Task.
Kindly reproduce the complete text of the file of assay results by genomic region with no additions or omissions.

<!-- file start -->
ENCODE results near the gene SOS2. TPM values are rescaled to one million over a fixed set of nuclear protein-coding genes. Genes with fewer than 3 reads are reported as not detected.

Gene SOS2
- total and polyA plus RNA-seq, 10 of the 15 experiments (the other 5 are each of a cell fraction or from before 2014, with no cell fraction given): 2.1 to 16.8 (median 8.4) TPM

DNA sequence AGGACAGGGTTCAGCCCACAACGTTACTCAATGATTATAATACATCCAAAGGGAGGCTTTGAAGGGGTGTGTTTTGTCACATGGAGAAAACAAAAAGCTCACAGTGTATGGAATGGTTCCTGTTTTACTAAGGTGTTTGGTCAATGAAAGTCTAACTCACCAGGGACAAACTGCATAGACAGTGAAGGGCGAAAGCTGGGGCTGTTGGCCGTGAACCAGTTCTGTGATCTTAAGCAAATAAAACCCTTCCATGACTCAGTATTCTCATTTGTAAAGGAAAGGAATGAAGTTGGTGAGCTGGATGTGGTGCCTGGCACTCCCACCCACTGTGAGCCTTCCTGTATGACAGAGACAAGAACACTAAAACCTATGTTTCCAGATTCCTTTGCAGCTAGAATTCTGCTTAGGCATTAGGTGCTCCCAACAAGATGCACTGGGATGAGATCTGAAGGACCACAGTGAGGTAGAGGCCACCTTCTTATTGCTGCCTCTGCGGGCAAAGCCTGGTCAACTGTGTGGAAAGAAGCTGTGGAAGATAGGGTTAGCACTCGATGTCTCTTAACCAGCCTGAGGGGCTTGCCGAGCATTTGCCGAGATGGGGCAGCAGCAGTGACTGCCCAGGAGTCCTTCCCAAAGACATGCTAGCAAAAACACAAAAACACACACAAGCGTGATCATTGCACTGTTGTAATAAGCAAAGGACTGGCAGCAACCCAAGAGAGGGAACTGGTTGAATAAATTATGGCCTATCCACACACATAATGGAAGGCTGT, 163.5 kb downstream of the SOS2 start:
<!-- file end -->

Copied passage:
ENCODE results near the gene SOS2. TPM values are rescaled to one million over a fixed set of nuclear protein-coding genes. Genes with fewer than 3 reads are reported as not detected.

Gene SOS2
- total and polyA plus RNA-seq, 10 of the 15 experiments (the other 5 are each of a cell fraction or from before 2014, with no cell fraction given): 2.1 to 16.8 (median 8.4) TPM

DNA sequence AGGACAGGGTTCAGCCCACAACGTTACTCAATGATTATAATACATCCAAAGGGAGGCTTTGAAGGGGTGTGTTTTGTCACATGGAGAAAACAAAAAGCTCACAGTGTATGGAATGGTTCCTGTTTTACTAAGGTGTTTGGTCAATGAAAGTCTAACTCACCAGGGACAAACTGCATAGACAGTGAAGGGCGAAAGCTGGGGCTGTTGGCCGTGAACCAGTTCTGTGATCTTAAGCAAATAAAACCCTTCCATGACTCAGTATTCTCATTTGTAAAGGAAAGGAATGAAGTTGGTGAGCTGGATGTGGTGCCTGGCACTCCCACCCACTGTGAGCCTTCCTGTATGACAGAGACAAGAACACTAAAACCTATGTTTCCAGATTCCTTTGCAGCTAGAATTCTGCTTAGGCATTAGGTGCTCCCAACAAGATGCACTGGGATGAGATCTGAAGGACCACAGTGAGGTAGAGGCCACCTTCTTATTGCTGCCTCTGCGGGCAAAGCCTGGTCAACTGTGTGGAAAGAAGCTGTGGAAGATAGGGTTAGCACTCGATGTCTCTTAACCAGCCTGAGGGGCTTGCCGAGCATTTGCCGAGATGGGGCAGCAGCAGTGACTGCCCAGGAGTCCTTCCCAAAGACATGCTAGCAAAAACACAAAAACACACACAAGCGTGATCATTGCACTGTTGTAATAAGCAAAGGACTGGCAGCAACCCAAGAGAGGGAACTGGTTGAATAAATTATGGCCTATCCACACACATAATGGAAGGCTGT, 163.5 kb downstream of the SOS2 start: